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Maths: The subject we love to hate

By Vision Reporter

Added 23rd June 2009 03:00 AM

SHE enjoys all subjects, but mathematics. That is why Martha does not pay attention during math lessons. “I hate mathematics,” she says. It is not surprising that her math grades are low.

SHE enjoys all subjects, but mathematics. That is why Martha does not pay attention during math lessons. “I hate mathematics,” she says. It is not surprising that her math grades are low.

Out of the 268,210 A’level candidates who sat exams between 2001 and 2008, 6.3% failed (scored F in) math

By Stephen Ssenkaaba

SHE enjoys all subjects, but mathematics. That is why Martha does not pay attention during math lessons. “I hate mathematics,” she says. It is not surprising that her math grades are low.

There is a widespread fear and dislike for maths among students. This attitude is probably responsible for much of the failure in the subject.

The Uganda National Examination Board (UNEB) results over the last eight years at primary and secondary school levels attest to the low performance in math.

Out of 268,210 A’level candidates who sat exams between 2001 and 2008, only 1.9% passed with a distinction (A). Up to 6.3% failed (scored F). The majority (35%) scored one point (O). Out of about 3.2 million O’level candidates who sat exams in the same period, an average of 0.6% passed in Division One, while 20% failed (scored F9). The majority (25%) scored Pass Eight.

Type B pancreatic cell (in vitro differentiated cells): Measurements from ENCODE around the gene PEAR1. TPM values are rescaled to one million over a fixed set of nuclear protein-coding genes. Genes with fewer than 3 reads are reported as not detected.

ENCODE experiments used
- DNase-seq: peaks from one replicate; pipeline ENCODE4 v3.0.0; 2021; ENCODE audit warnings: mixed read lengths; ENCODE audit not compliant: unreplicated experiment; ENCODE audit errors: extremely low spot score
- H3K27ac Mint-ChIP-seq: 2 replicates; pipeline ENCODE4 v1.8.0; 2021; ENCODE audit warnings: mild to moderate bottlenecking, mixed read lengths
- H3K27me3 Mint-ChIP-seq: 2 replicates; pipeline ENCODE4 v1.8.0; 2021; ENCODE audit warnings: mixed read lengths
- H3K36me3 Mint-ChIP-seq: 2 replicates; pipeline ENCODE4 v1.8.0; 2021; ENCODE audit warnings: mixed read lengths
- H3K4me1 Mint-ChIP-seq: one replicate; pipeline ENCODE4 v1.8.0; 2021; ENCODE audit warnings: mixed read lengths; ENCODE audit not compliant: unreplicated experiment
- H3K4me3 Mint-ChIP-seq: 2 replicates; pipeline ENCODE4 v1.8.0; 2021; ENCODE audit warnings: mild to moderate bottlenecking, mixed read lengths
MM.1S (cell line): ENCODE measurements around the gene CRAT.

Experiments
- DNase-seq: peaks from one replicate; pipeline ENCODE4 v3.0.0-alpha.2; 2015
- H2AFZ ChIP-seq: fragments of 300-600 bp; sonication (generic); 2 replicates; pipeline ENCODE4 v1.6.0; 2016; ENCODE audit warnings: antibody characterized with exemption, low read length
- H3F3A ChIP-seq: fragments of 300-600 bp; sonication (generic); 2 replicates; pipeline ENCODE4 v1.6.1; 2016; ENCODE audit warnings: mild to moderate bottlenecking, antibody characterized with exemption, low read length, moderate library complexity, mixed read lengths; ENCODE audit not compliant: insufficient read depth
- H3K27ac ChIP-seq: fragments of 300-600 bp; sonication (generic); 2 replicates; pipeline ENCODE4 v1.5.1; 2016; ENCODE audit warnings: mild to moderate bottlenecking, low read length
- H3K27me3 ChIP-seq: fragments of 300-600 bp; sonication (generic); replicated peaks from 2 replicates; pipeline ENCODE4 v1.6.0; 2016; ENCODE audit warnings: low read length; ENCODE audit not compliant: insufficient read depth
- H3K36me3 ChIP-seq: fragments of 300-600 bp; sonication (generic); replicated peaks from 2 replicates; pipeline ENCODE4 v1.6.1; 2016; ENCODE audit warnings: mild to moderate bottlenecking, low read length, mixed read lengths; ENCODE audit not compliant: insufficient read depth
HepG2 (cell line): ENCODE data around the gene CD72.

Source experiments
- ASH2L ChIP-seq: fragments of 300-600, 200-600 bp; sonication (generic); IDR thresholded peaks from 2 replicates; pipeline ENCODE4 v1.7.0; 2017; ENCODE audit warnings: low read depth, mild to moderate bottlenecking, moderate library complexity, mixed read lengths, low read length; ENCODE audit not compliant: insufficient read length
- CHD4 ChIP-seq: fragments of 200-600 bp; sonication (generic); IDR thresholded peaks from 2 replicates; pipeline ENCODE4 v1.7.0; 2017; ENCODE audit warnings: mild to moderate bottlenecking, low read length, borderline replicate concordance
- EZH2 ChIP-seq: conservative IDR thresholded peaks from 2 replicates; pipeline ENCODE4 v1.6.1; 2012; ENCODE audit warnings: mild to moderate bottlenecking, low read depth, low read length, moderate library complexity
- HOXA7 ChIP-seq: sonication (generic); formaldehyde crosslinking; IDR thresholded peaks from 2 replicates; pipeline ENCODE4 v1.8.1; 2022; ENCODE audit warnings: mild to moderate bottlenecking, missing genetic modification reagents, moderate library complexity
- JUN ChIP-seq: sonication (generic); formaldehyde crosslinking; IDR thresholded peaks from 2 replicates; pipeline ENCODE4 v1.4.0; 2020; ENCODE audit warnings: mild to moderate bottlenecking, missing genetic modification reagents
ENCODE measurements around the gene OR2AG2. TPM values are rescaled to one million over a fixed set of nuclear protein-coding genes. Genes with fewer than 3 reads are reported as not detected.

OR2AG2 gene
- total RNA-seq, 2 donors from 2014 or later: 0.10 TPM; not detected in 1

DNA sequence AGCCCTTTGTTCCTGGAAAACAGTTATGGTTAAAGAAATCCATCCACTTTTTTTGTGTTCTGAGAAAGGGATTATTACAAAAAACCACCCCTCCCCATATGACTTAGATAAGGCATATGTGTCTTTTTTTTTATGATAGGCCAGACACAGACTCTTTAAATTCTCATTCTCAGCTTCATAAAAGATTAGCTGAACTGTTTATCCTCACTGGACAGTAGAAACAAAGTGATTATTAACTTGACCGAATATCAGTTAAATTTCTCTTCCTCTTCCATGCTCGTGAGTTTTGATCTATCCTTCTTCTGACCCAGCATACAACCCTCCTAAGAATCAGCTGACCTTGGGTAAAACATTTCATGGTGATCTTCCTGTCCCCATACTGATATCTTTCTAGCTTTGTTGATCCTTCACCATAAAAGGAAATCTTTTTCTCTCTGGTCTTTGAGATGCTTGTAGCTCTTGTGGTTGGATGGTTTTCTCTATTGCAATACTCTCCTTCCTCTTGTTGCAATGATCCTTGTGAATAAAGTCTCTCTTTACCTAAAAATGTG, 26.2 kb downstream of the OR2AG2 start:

A hard subject

There is a belief that math is hard. This though, depends on an individual’s attitude.
A mini schools survey revealed that students who had friendly teachers and exposure to textbooks were more likely to enjoy math, practise it more and perform well.

“I used to find math hard, but my teacher was always helpful. She encouraged me a lot. I am now improving,” says Jackie Mutoni, a student at Bright High School in Busega. Many students said their teacher’s approach determined their attitude towards the subject.

“My primary school math teacher beat us whenever we failed. She said we were stupid and would never pass the subject,” says seka of Mugwanya Summit College. “I have since hated the subject.”

“I cannot forget Friday afternoons when Kiko, our math teacher, returned our weekly test results. He spent the entire afternoon caning us. I hated math and the teacher. I stopped reading the subject,” he says. Eventually, Seka failed his UNEB exams.

“Negative comments from teachers and parents about math inhibit learners’ ability to enjoy and pass the subject,” says Annette Kirabira, a counsellor.

She says other than being harsh to students, teachers and parents should use rewards and affirmation to stimulate students’ interest in math.

Poor teaching methods are also to blame. “Math is taught in an abstract style. Failure by teachers to relate the subject to students’ daily lives makes it complicated for the youngsters,” says William Oker, a math teacher at Mt. St. Mary’s College Namagunga.

Jasper Okello, a mathematics teacher at Nabisunsa Girls’ School, says teachers sometimes do not have the necessary equipment to enable practical teaching.